A full-blown trade war would punch a hole in global economic growth because of reduced trade volume, supply chain disruptions, and lost confidence.
Quantifying just how much damage an entrenched trade battle could wreak upon the international community is a trickier task, but J.P. Morgan has come up with three scenarios.
In J.P. Morgan's first model, the U.S. is assumed to raise tariffs on all imports by 10 percentage points, with no retaliation. In the second, the U.S. action is met in equal fashion, with other countries that are the targets of U.S. tariffs imposing a 10-percentage-point increase in tariffs on imports from the U.S. In the third scenario, the entire world raises tariffs by 10 percentage points, a phenomenon J.P. Morgan calls a trade war.
John Normand, the bank's head of cross-asset fundamental strategy, said he believes that the third, worst-case scenario could reduce global growth by a “material” amount of at least 1.4 percent over the next two years.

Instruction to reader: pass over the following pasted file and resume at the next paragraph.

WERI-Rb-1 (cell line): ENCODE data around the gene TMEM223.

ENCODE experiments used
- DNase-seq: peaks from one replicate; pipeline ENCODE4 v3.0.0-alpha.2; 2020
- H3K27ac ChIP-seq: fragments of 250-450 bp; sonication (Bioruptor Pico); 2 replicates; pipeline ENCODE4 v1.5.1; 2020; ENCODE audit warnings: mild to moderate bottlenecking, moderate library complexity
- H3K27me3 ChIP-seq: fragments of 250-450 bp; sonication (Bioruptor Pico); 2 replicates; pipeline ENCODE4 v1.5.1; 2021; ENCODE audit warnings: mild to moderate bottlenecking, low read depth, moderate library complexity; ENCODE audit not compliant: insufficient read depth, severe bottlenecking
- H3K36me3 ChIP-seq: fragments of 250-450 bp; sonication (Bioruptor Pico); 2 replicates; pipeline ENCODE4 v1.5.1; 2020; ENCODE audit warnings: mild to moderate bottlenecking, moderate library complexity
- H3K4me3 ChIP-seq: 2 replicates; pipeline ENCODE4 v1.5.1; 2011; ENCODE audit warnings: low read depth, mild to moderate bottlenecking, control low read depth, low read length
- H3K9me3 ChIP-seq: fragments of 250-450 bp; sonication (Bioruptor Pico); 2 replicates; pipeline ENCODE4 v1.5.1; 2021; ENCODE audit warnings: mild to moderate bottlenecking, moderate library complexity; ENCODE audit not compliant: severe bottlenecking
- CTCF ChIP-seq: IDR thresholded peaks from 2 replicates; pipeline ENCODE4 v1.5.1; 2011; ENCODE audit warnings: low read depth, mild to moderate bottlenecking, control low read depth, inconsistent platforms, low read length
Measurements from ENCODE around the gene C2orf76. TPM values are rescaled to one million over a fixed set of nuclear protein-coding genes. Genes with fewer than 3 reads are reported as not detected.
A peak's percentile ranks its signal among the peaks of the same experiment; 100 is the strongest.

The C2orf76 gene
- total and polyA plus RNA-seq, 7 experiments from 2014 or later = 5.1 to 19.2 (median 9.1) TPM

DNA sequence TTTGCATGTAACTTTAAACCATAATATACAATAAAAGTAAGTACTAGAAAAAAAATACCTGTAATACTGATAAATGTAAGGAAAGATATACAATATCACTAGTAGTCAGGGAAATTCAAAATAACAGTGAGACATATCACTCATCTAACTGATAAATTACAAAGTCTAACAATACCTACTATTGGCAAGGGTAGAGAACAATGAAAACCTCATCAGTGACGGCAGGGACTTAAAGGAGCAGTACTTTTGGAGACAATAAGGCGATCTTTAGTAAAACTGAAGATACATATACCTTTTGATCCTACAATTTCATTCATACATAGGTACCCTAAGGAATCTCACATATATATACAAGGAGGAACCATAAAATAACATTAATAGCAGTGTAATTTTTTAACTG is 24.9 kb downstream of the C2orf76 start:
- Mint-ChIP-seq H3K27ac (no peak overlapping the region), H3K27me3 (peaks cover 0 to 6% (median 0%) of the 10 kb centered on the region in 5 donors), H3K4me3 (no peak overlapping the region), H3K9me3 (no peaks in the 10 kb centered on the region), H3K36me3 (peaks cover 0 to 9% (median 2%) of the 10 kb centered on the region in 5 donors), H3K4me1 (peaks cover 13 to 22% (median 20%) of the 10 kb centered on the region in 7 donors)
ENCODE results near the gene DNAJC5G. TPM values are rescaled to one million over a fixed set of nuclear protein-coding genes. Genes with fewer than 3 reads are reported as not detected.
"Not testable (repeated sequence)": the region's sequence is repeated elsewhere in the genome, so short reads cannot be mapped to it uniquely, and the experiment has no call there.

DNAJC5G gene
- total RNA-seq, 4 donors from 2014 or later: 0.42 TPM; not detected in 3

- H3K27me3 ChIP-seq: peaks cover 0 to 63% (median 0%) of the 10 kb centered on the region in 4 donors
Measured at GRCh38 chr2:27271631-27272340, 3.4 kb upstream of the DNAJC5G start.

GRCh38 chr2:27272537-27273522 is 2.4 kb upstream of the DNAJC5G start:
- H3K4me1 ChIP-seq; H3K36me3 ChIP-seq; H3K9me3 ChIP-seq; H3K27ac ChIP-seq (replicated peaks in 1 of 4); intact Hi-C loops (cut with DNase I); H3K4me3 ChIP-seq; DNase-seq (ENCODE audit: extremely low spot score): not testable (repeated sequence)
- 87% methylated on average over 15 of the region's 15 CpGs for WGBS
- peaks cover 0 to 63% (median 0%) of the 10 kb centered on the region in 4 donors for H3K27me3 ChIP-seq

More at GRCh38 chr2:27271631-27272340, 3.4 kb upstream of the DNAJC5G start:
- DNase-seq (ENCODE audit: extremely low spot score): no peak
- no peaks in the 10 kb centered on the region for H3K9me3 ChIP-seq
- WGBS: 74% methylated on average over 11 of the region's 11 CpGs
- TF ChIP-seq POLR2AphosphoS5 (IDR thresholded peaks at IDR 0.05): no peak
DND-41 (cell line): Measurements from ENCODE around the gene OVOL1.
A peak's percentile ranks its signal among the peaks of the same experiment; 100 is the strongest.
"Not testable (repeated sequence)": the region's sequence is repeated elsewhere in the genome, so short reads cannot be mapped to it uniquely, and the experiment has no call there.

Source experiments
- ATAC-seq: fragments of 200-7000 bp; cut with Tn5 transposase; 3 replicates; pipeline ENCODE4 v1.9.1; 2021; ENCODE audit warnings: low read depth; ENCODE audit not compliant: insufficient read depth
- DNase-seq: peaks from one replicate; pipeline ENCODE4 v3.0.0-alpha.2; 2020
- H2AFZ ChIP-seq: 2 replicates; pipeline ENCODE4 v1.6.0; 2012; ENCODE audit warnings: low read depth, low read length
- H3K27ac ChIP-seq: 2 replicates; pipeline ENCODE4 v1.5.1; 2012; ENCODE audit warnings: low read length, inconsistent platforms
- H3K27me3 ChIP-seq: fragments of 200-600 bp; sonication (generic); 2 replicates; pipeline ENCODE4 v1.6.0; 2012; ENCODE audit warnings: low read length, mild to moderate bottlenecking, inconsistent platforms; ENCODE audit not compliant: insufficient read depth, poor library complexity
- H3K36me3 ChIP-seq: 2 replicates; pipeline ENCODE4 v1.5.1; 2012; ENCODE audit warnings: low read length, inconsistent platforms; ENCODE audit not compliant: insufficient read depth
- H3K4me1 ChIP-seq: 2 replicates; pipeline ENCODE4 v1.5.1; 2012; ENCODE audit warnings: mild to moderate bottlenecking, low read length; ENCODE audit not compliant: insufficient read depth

Source: J.P. Morgan
“Our economists acknowledge that such frameworks underestimate the likely damage that comes through disrupted supply chains, plus the feedback loops from tighter financial conditions,” Normand said in a note to clients last week. “Policy uncertainty has a habit of denting consumer and business confidence, which in turn lowers household and corporate spending. The team’s proprietary, composite measure of developed market business sentiment already shows such a drop, but from above-average levels due to U.S. tax stimulus.”
Though Normand acknowledged that those worst-case fears have yet to materialize, the J.P. Morgan researchers added that global growth could slow by about 0.4 percent if countries targeted by the United States respond by slapping equivalent tariffs on Washington.